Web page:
DUT SCHOOL ENGAGEMENT PROJECT
1. Why this Project?
Using a values-based approach, learners at school and university are offered the opportunity to become leaders and change makers, which in turn meets a crucial need in South Africa today.
“We cannot talk about sustainable development without the active involvement of youth. When we give young people real influence in our world, they will create a better future.”
- United Nations Secretary-General Ban Ki-moon
The International Centre of Nonviolence (ICON) at the Durban University of Technology (DUT) promotes social justice and nonviolence. One way in which we can make our vision a reality is to develop relationships between schools and the resources that a university such as DUT can offer. This can allow a range of positive developments that would challenge the negativity around South African education, demonstrating the ability of schools to prepare learners for purpose-driven livelihoods.
Thus in July 2018, we launched the School Engagement Project, currently implemented at four local DUT feeder schools: Wiggins Secondary School, Futura High, Hunt Road Secondary School and Sastri College. Our vision is to expand the project from 2019 and invite further schools to partner with us in enhancing school education while providing practical and integrated learning opportunities for students.
2. Key Pillars of the Project
The key pillars of the project support one another in enhancing culture and capacity for the participating schools to become sites of genuine inclusion and educational excellence.
In each of the key project pillars, DUT students develop leadership and change making skills as they facilitate development in collaboration with school stakeholders. As a result, learners from these schools stand a better chance of qualifying for their chosen field of study, as well as bursaries. They are also more likely to complete their degrees successfully, thus becoming role models to other school learners and contributing to the South African economy.
2.1 School Management
With the help of a retired school principal, the School Management Teams of our four participating schools will be supported in their development to manage schools for quality teaching and learning.
2.2 Gateway Subjects
Teachers in our participating schools will be offered mentoring by retired teachers to develop expertise in the teaching of Maths, Science, accounting and English.
Grade 10, 11 and 12 learners in these subjects will be offered afternoon revision classes by DUT students.
2.3 Peace Clubs
DUT students and lecturers will facilitate the development of Peace Clubs in our participating schools to fulfil the following functions:
-The growth of conflict resolution skills to harness diversity and reduce school violence so that learning can take place in a safe and supportive environment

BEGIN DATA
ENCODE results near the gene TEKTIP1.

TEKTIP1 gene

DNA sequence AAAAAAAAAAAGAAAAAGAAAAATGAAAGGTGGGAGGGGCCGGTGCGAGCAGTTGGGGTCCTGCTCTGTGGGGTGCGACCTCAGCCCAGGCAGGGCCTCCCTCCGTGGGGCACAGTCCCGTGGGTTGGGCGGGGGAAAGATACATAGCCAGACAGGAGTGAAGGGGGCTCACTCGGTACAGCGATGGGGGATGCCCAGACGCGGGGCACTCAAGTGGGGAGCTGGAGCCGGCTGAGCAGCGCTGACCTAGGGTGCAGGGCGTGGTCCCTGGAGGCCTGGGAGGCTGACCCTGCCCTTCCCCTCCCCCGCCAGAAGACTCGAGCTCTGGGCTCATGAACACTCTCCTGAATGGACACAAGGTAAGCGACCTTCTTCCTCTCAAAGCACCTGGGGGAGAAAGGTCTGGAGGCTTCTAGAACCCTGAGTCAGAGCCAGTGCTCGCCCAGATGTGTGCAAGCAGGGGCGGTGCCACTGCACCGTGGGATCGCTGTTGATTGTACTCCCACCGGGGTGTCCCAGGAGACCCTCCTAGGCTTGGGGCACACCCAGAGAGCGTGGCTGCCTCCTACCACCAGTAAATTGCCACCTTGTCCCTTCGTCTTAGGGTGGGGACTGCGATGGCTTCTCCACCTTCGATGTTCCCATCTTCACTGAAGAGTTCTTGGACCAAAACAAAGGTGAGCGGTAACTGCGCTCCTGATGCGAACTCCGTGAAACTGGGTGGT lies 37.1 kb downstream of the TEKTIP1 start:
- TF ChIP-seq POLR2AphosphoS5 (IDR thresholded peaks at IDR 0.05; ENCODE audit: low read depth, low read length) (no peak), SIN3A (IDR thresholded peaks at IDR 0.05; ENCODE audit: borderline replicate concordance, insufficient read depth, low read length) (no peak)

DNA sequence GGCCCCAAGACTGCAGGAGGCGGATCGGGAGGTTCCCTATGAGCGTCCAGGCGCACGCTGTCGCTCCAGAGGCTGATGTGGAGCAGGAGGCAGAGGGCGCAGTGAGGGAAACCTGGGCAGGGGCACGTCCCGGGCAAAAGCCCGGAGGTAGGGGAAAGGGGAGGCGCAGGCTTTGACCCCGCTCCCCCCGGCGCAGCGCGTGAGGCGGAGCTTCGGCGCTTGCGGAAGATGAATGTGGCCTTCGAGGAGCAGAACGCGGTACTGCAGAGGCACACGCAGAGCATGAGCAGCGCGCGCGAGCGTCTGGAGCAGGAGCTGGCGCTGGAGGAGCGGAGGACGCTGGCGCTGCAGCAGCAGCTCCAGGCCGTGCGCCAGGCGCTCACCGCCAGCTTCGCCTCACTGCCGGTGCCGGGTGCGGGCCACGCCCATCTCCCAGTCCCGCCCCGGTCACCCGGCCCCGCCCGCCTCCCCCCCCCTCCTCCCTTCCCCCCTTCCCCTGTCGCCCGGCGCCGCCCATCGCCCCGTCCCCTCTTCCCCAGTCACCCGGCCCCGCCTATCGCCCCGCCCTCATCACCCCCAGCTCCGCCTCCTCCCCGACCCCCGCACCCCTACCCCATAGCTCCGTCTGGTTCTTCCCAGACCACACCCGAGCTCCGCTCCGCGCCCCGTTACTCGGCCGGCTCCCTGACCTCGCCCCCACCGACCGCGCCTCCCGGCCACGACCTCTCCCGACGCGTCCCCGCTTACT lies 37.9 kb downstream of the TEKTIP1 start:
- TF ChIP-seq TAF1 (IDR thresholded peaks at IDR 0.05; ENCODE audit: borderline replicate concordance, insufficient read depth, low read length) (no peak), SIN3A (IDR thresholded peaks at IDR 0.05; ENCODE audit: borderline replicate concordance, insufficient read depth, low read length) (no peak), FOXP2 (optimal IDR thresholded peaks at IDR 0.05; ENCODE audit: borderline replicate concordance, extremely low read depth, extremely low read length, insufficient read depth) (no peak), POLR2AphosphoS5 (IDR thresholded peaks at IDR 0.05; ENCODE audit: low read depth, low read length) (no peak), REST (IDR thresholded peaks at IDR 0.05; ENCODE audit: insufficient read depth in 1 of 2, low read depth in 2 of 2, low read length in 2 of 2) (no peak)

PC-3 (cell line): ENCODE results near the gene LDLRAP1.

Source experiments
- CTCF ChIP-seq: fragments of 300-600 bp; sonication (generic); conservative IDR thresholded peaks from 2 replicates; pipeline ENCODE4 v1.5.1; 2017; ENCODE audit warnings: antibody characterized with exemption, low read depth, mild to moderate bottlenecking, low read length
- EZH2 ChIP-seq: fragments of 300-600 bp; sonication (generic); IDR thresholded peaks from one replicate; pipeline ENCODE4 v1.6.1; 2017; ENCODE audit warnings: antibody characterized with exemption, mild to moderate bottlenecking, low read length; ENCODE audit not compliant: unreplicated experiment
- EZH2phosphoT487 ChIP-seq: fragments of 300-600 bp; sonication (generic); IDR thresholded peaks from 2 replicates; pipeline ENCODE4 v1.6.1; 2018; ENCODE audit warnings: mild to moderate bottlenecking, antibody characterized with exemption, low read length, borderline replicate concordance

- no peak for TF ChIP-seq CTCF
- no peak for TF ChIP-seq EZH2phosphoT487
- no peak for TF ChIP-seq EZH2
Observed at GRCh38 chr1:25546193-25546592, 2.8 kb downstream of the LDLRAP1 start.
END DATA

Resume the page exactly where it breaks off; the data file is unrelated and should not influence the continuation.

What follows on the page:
-The establishment of peer mediators who can be called on to mediate conflict situations
2.4 Social Entrepreneurship Competition
Mentored by DUT students, teams of Grade 10 learners in participating schools implement workable solutions to problems facing their school communities, leaving a legacy in the process.
In this way learners are prepared for tertiary education and the world of work by developing entrepreneurial competencies.
3. Project Outcomes
3.1 Develop a culture of Ubuntu, collaboration and social entrepreneurship in schools
3.2 Improve school academic results, particularly in the gateway subjects
3.3 Develop leadership and change making skills in school pupils and DUT students
3.4 Offer opportunities for Masters and PhD students at DUT to develop their skills through work placement while strengthening the capacities of the schools
3.5 Foster a strong relationship between the schools and DUT that attracts school students to DUT and generates further opportunities for collaboration and research
4. Values and Assumptions
4.1 Communities and the schools that serve them have significant social assets that are often not recognized or drawn upon.
4.2 Schools have often inherited organisational cultures built on hierarchy, low expectations of staff and students and mistrust; these are not surprising given the history of colonialism and apartheid.
4.3 High expectations and a positive sense of self are powerful contradictions to this negativity. Thus the way things are done is crucial – from the start, processes need to build these qualities.
4.4 Imagination and innovation flourish in cultures of nonviolence, as managers, teachers and learners realise that they are not bound by the imposed practices of the past.
Thus this project supports schools in using the following strategies (adapted from How to Fix South Africa’s Schools by Jonathan Jansen and Molly Black) to create an environment where limiting beliefs are challenged and education can flourish:
• Establish success rituals and routines
• Ensure that relevant learning takes place inside and outside the classroom
• Confront learners with high expectations
• Provide learners with love and discipline
• Involve parents in the life of the school
• Ensure that School Management Teams are visible in their leadership
• Develop practices of social entrepreneurship
• Create value-adding partnerships
• Expose learners to experiences beyond the school